More puppy/breeder questions - Golden Retrievers : Golden Retriever Dog Forums
LinkBack Thread Tools Display Modes
post #1 of 6 (permalink) Old 12-24-2012, 12:13 PM Thread Starter
New Member
Join Date: Dec 2012
Location: Illinois
Posts: 6
Mentioned: 0 Post(s)
Quoted: 0 Post(s)
Thanks: 4
Thanked 0 Times in 0 Posts
More puppy/breeder questions

I've been thinking about this more, and I figured it was just easier to post here and hope for responses.

First, is it better to go to a breeder that breeds specifically for something? Like show or field, etc.? Versus just a good breeder for all around pet types.

Second, I've been considering getting a puppy that's good enough to show in conformation. I show Arabian horses and really enjoy show atmospheres. What is the price difference between a show quality or pet quality puppy?

Third, I'm looking at getting a female puppy this time (my last Golden was a male). Are they harder to find than male puppies? When I've looked at other breeds, it has seemed like that's the case for the good ones.


Last edited by Kosmopolitan; 12-24-2012 at 12:21 PM.
Kosmopolitan is offline  
Sponsored Links
post #2 of 6 (permalink) Old 12-24-2012, 03:36 PM
Jen and Brew
Jen & Brew's Avatar
Join Date: Oct 2012
Location: Mission BC
Posts: 544
Mentioned: 0 Post(s)
Quoted: 0 Post(s)
Thanks: 217
Thanked 694 Times in 258 Posts
In my opinion I think that most reputable breeders will be breeding for the all around dog. Form, function, substance, temperament, movement, type. They should all be breeding for the betterment of the breed. If you're looking for a puppy as a show prospect then I would suggest going to some local shows and meeting some breeders, talk with them about their dogs, take names.
Jen & Brew is offline  
The Following User Says Thank You to Jen & Brew For This Useful Post:
Kosmopolitan (12-24-2012)
post #3 of 6 (permalink) Old 12-24-2012, 04:23 PM
Advanced Member
LJack's Avatar
Join Date: Aug 2012
Location: Arizona
Posts: 1,841
Mentioned: 2 Post(s)
Quoted: 80 Post(s)
Thanks: 2,019
Thanked 3,552 Times in 1,207 Posts
Great questions here are my opinions, I will answer in order.

1. Yes, you want to deal with someone who has a plan. When you say breeds for pets, I get the feeling that they are most likely going to be a back yard breeder. Reputable breeders are breeding for themselves first. That means more attention to things like clearences, structure, movement, trainability, and temperament. I will repost one of the best things I have written below.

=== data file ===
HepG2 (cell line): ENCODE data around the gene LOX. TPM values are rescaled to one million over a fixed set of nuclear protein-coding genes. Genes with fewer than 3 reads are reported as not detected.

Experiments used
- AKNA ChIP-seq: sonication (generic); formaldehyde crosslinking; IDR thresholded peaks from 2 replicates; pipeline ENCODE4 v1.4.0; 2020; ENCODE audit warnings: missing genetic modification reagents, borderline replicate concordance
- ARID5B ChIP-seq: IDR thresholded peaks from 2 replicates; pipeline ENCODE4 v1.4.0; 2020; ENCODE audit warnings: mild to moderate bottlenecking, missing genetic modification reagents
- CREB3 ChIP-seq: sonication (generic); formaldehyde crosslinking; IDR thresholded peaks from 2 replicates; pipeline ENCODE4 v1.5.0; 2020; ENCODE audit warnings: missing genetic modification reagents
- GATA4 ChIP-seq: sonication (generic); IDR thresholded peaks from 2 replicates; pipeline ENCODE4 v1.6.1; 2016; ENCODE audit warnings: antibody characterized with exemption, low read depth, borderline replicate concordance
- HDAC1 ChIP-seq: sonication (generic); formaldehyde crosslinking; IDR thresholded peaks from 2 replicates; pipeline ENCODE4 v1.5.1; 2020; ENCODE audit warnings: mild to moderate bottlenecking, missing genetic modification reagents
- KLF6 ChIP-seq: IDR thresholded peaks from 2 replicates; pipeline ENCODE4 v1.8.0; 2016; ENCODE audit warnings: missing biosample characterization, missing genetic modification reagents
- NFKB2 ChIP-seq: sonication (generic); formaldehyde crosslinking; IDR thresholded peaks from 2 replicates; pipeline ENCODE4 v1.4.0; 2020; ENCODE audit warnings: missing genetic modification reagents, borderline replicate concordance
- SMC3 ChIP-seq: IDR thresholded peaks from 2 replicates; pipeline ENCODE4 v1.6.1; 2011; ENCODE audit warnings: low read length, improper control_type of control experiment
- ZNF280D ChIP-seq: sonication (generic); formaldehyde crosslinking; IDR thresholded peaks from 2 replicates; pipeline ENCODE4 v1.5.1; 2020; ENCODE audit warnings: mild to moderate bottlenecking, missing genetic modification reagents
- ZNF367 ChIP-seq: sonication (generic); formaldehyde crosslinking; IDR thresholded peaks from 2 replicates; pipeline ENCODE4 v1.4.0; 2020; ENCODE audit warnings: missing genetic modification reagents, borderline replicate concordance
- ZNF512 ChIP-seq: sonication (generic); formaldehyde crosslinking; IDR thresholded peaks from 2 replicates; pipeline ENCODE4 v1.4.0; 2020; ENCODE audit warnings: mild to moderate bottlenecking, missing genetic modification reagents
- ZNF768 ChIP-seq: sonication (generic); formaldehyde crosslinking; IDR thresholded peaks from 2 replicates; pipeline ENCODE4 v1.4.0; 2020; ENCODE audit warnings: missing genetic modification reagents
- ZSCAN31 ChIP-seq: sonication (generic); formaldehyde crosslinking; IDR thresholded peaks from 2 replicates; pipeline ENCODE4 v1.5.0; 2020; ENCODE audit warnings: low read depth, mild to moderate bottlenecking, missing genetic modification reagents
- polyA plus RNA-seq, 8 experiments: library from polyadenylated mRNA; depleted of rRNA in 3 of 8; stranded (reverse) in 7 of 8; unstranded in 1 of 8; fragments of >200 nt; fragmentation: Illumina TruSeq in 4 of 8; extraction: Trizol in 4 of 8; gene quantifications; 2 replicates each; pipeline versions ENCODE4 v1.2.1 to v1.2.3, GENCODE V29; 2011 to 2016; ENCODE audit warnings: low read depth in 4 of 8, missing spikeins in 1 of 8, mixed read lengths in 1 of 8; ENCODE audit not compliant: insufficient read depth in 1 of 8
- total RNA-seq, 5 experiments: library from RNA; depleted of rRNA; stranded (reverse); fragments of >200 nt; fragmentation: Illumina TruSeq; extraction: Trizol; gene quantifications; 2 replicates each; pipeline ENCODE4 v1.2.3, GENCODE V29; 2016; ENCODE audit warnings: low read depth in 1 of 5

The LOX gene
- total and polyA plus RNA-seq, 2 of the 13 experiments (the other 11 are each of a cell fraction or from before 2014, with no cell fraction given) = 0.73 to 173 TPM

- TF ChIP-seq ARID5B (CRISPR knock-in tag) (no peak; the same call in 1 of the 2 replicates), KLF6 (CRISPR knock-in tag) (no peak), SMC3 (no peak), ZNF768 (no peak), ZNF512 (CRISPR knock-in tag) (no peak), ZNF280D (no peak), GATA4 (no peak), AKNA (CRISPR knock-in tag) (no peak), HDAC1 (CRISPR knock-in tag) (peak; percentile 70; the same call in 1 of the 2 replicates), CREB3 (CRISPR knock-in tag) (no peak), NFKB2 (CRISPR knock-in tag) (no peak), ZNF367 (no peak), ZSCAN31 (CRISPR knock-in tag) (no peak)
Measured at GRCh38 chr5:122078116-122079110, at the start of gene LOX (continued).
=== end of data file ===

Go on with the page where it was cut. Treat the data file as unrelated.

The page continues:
2. If you show Arabians, you are probably no stranger to the cost of competition. It is also very costly to be competitive in Goldens. In general the initial cost of the show puppy will pale in comparison to the show/grooming supplies to buy, entry fees, travel costs, the cost to have a handler potentially show this dog, and then the health screenings to be done. In general I would say that most breeders have either a small increase in price for a show puppy or like mine, no difference but the dog will be on a co-ownership.

3. Getting a breeder to part with a show prospect at all may be difficult unless you have previous credentials. If you are a newbie you will normally have to build a relationship and prove yourself. Then you may be offered a co-ownership opportunity. I do think it is hard to find a great show puppy but, I think bitches are harder to come by just based on the machanics of a breeding program. The breeder is breeding for themselves to get that next step forward in their program. How do they normally do this, by keeping a puppy bitch. So, usually right of the bat the "pick" puppy bitch is already taken, if there is even a show quality girl in there. If there is more than one show quality girl then there is a shot, but some litter produce no show puppies at all. Remember, the term "pick" can be misleading. The "pick" of a mediocre litter means little. The 3rd "pick" of an exceptional litter with consitancy and wonderful structure could be a great dog. You also need to fell confident that the person evaluating the litter and/or breeder knows how to pick show puppies. This is where that breeder with a plan comes in. If your breeder has produced, kept, and shown champions in the past, they are doing well in puppy selection. If your breeder has never produced a champion and is touting the second pick girl as the best thing to walk on 4 legs, how can you trust in their opinion?

Originally Posted by LJack View Post
This is a question that a lot of puppy buyers have. I don't want a show dog, why should I care about champions or performance titles in the pedigree?

1. When you buy from a breeder who is actively competing and showing, they are out there in the fancy. They are talking to other breeders, attending seminars, gaining knowledge of structure, heritable diseases, bloodlines and care. This means they are not working in a vacuum.

2. Breeders who compete are actively looking to improve their line. That litter they are producing is one they are hoping will produce the next step in their program. They are working for themselves. You reap the benefit since there are usually a small number of show quality, the rest are pets. Ever hear the addage you work harder when your selfemployed? It is the same philosophy here.